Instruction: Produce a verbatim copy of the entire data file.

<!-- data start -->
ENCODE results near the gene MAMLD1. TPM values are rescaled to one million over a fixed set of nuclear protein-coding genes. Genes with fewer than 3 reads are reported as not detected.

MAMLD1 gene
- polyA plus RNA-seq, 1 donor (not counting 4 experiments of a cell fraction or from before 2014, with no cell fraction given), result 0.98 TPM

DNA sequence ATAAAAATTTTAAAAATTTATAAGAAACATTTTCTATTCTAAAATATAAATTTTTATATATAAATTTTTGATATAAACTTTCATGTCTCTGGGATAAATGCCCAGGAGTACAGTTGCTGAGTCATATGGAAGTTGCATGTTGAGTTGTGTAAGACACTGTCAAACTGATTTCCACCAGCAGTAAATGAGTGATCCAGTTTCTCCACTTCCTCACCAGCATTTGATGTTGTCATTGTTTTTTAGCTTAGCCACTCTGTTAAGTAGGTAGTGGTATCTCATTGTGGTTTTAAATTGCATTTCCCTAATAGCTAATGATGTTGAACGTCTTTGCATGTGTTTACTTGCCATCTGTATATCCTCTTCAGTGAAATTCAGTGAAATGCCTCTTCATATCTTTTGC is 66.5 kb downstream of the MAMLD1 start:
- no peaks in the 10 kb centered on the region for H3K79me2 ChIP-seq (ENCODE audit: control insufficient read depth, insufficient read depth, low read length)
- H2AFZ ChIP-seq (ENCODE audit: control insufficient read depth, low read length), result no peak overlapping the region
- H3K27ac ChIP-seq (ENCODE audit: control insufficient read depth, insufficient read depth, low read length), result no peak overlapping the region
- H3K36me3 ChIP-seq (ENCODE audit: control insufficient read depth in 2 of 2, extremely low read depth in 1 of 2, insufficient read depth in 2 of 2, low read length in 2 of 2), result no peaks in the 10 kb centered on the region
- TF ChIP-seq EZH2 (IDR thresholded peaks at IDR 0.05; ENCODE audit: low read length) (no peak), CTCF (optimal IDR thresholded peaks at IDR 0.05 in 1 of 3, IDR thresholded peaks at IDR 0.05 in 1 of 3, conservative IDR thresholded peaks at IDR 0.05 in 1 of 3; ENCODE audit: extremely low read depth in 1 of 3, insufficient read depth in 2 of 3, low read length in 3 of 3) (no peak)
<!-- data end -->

ENCODE results near the gene MAMLD1. TPM values are rescaled to one million over a fixed set of nuclear protein-coding genes. Genes with fewer than 3 reads are reported as not detected.

MAMLD1 gene
- polyA plus RNA-seq, 1 donor (not counting 4 experiments of a cell fraction or from before 2014, with no cell fraction given), result 0.98 TPM

DNA sequence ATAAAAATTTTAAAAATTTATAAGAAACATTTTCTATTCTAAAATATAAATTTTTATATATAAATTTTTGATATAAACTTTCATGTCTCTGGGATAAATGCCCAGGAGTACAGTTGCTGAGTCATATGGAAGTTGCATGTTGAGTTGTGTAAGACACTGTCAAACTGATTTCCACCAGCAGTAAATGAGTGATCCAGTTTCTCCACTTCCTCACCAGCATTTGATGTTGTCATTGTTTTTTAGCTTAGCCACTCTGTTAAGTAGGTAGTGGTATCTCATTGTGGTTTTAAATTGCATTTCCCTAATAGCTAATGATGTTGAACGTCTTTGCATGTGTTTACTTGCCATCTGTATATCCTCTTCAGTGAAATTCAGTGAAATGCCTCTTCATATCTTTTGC is 66.5 kb downstream of the MAMLD1 start:
- no peaks in the 10 kb centered on the region for H3K79me2 ChIP-seq (ENCODE audit: control insufficient read depth, insufficient read depth, low read length)
- H2AFZ ChIP-seq (ENCODE audit: control insufficient read depth, low read length), result no peak overlapping the region
- H3K27ac ChIP-seq (ENCODE audit: control insufficient read depth, insufficient read depth, low read length), result no peak overlapping the region
- H3K36me3 ChIP-seq (ENCODE audit: control insufficient read depth in 2 of 2, extremely low read depth in 1 of 2, insufficient read depth in 2 of 2, low read length in 2 of 2), result no peaks in the 10 kb centered on the region
- TF ChIP-seq EZH2 (IDR thresholded peaks at IDR 0.05; ENCODE audit: low read length) (no peak), CTCF (optimal IDR thresholded peaks at IDR 0.05 in 1 of 3, IDR thresholded peaks at IDR 0.05 in 1 of 3, conservative IDR thresholded peaks at IDR 0.05 in 1 of 3; ENCODE audit: extremely low read depth in 1 of 3, insufficient read depth in 2 of 3, low read length in 3 of 3) (no peak)